TAIPEI (Taiwan News) -- The Executive Yuan announced plans as part of the “Forward-looking Infrastructure Construction Project” on Tuesday to invest NT$46.056 billion (US$1.51 billion) over the next eight years to upgrade Taiwan’s digital infrastructure, bridge the rural-urban divide and cultivate private investment in related industries.
The infrastructure plan seeks to improve access to broadband Internet for rural residents, as well as develop a 5G mobile services network, which the National Communications Commission (NCC) said should be ready by 2020, and an Internet of things (IoT) network.
Officials said the target is for 90 percent broadband services coverage nationwide.
The plan also calls for enhancing information security, improving a disaster-relief communications systems and developing a cloud-computing system for public education. Information security has become an important focus in Taiwan following recent DDoS attacks against the tech, manufacturing and financial services industry.
National Development Council Minister Chen Tain-jy (陳添枝) said that government investment in the expansion of broadband Internet would spur more private investment, which he noted several government agencies have estimated could reach about NT$238 billion within the eight-year time frame of the plan.
Facilitating broadband access to rural communities is essential to safeguard the right to equal access for all, especially those who live in remote areas, National Communications Commission spokesman Wong Po-tsung (翁柏宗) said.
Government digital storage facilities will be upgraded to allow the storage of higher-definition content, while use of digital networks will be promoted among content producers. Officials said artists and other creative content producers would benefit from higher-speed broadband services, allowing for the transmission of high-definition images and video content.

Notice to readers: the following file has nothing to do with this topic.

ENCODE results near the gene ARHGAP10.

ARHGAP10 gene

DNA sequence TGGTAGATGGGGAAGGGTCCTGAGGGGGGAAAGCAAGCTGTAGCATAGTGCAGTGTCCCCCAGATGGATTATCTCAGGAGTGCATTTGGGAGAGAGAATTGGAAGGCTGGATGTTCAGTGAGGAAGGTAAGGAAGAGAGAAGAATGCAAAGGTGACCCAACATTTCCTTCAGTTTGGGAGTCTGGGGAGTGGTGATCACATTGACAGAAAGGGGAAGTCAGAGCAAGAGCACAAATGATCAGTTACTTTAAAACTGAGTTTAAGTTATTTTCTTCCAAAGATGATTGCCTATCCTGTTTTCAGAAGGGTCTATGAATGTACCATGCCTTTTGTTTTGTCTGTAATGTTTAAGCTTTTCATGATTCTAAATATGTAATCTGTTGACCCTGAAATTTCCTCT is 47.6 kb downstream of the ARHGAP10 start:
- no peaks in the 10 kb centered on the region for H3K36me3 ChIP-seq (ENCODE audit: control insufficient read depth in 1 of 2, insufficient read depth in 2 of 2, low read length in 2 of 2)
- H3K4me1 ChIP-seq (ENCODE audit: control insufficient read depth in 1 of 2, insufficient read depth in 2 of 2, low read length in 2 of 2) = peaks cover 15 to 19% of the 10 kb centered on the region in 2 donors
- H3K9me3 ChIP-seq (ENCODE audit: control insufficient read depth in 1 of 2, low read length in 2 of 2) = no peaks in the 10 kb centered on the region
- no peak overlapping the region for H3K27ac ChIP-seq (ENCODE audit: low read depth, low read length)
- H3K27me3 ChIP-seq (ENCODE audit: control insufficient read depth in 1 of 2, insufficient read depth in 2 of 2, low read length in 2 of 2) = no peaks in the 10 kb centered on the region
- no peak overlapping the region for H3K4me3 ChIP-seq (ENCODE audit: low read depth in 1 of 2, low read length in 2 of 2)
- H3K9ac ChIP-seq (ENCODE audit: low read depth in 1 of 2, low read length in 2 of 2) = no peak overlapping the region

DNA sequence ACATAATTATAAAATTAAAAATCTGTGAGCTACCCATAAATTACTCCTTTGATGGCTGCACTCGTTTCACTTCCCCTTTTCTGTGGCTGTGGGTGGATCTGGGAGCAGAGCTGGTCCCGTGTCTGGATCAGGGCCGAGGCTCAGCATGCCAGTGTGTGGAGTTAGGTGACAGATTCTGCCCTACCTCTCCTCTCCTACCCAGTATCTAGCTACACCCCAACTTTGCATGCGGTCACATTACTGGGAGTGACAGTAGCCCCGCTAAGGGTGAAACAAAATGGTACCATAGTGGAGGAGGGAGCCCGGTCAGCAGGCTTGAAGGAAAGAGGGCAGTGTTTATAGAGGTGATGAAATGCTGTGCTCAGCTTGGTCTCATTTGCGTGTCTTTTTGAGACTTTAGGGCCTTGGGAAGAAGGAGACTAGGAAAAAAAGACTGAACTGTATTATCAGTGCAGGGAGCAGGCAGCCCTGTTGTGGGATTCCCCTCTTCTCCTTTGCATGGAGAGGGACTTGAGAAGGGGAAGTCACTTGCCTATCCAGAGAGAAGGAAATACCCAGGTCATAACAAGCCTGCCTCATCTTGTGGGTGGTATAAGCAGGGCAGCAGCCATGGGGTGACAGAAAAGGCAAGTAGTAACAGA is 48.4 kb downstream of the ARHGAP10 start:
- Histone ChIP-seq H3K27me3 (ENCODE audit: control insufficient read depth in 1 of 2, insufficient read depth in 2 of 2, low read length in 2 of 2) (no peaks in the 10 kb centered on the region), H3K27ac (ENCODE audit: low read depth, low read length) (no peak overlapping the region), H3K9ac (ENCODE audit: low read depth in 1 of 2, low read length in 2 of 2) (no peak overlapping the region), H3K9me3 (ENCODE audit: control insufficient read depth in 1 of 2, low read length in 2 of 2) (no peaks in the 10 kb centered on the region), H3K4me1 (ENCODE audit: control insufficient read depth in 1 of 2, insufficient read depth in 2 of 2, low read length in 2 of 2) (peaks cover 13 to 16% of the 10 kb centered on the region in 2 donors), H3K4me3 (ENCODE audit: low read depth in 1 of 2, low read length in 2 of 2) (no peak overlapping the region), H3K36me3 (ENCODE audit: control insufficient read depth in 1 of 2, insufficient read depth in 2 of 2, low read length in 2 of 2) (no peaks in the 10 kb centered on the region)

There are also plans to promote interest in technology by connecting schools to virtual classrooms and installing interactive systems at technology parks. Officials hope that such initiatives will foster interest in technology innovation among students.
The government hopes to see better integration of hardware, software and content, Minister Without Portfolio Wu Tsung-tsong (吳政忠) said. Wu noted content and application services will grow increasingly important.
He added that the digital cultural and creative industry output value could reach NT$1 trillion by 2020, NT$200 billion higher than it is today.
Deputy Minister of Education Lin Teng-chiao (林騰蛟) said that he looks forward to using a portion of the budget to purchase equipment for classrooms and install fiber internet connections in schools, which he hopes will cultivate future innovations in the country.
The government’s “Forward-looking Infrastructure Construction Project” budget is set at NT$1 trillion over the next eight years. The digital infrastructure development plan also covers rail transportation, water environment, green energy and urban-rural development.